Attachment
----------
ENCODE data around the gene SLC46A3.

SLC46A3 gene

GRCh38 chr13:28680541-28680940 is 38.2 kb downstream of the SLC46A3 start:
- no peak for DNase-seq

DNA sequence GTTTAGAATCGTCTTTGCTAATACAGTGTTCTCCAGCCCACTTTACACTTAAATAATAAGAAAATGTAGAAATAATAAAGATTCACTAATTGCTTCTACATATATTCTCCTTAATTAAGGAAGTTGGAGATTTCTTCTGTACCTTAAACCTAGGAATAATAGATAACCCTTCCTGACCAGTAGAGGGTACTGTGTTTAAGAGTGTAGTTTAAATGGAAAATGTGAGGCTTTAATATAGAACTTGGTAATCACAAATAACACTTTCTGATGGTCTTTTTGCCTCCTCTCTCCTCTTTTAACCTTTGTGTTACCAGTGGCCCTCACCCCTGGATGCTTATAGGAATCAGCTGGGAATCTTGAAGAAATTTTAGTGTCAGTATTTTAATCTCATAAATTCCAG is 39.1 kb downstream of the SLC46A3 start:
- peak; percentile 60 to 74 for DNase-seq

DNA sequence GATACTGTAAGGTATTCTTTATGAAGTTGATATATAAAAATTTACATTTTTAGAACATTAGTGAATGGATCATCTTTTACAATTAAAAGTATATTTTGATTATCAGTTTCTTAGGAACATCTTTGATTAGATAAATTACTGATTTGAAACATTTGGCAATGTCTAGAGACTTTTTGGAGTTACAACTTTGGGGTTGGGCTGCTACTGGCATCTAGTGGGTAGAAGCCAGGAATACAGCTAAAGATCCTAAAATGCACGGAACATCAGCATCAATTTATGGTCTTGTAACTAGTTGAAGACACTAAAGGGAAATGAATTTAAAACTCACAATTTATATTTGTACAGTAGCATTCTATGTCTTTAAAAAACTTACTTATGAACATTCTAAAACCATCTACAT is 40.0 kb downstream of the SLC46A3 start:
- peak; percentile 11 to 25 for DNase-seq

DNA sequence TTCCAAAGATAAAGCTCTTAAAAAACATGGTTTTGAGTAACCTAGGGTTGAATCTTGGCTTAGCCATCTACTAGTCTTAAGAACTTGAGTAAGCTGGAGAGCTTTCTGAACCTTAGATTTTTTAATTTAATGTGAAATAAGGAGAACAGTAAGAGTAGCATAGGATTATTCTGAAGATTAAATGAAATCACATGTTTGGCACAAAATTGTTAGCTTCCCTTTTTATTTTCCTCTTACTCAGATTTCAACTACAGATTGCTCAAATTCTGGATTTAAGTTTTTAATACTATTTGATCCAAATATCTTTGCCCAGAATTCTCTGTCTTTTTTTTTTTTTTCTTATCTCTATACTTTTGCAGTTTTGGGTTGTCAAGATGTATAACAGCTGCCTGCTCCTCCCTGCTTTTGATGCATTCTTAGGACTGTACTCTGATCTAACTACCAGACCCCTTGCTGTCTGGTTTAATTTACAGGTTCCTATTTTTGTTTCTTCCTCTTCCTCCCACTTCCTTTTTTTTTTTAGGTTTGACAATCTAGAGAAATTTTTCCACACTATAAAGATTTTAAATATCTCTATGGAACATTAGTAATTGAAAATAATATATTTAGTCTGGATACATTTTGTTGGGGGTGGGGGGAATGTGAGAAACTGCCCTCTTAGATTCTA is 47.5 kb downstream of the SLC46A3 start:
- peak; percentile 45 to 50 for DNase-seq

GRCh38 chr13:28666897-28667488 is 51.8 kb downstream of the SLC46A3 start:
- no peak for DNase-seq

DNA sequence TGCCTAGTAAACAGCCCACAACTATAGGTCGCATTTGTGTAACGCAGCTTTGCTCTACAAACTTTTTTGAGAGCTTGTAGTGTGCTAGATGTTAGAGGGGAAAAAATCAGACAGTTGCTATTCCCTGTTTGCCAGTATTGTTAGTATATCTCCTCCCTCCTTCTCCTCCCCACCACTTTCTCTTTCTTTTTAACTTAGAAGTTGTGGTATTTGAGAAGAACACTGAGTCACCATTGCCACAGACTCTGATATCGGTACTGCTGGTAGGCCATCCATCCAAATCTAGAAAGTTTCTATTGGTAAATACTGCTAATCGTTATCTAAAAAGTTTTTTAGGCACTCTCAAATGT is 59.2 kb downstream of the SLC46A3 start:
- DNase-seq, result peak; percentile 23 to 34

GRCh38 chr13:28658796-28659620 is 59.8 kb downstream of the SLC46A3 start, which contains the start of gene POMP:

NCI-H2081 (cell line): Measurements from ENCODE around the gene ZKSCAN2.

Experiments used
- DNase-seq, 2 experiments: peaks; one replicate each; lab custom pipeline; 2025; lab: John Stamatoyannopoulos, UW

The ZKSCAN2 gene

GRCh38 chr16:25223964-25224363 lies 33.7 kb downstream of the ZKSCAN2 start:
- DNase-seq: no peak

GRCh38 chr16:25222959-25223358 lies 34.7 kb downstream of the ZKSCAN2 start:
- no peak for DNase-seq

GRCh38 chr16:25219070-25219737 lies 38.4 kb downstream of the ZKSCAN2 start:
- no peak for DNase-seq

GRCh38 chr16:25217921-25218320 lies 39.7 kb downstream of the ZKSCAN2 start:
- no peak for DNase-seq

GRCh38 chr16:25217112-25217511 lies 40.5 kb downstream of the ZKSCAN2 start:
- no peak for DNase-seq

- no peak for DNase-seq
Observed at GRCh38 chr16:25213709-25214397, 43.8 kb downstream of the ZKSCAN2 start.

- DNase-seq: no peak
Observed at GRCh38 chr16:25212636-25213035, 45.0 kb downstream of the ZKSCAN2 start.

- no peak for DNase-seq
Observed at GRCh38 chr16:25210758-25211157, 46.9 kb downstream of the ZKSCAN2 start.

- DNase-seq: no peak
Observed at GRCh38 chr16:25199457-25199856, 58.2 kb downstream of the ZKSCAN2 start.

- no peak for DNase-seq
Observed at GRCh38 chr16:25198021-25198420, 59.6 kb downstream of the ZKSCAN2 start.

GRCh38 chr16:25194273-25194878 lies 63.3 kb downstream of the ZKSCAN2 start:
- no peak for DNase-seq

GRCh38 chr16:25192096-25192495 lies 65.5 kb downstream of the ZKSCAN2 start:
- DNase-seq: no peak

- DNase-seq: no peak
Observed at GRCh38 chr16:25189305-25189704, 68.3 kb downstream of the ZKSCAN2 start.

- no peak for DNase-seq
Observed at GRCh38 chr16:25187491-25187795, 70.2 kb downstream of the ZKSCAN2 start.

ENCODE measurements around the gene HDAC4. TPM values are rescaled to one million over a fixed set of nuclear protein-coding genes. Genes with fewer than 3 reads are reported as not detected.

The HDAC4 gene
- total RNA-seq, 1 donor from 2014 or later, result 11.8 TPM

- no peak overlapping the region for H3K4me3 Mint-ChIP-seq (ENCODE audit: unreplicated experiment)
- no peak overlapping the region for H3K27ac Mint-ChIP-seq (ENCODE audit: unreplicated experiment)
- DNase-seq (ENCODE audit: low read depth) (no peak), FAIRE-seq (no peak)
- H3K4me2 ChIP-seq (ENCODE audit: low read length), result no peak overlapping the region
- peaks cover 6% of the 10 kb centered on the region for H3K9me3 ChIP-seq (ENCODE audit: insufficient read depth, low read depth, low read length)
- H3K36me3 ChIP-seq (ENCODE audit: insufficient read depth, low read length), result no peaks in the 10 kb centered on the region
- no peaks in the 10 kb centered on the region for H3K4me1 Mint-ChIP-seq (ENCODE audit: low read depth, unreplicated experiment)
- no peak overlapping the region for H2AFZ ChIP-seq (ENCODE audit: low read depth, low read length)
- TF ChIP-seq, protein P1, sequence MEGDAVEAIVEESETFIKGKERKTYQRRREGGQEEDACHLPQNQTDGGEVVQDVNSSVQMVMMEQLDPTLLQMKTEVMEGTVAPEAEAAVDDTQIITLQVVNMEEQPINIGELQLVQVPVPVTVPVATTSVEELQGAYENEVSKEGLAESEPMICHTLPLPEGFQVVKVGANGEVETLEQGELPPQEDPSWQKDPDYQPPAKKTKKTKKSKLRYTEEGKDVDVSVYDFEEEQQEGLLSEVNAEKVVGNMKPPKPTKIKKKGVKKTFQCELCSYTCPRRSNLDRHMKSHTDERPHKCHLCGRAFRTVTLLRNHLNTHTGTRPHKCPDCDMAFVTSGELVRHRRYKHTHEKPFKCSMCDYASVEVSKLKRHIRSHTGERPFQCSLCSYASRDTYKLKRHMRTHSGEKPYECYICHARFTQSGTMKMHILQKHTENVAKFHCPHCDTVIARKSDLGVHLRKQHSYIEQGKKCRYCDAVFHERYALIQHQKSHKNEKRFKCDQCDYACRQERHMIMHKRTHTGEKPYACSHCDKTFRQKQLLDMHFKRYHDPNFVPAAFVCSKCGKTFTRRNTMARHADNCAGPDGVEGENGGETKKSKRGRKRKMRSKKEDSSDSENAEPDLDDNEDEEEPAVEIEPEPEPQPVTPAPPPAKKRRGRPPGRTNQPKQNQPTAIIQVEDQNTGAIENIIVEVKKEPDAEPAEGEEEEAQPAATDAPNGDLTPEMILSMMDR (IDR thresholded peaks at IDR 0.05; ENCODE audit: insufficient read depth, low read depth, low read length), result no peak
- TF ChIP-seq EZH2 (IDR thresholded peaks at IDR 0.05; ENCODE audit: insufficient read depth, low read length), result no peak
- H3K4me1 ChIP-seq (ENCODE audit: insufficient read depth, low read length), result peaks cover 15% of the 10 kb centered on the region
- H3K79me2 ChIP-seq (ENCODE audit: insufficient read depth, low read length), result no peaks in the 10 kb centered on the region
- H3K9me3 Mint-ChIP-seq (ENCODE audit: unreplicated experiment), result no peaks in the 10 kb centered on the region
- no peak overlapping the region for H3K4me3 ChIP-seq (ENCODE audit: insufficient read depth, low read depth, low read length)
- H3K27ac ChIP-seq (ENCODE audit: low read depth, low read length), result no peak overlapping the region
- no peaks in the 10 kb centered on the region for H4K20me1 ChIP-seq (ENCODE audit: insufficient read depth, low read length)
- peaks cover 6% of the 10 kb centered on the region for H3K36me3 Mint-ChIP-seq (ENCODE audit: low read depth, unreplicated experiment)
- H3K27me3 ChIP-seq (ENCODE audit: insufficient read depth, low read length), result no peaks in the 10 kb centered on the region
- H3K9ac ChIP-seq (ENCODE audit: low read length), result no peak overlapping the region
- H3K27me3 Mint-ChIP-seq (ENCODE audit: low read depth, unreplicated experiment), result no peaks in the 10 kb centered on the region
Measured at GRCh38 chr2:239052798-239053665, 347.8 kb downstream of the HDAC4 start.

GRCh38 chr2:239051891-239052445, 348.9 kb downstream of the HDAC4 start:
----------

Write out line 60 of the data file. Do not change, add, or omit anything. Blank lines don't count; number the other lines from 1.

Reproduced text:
- TF ChIP-seq EZH2 (IDR thresholded peaks at IDR 0.05; ENCODE audit: insufficient read depth, low read length), result no peak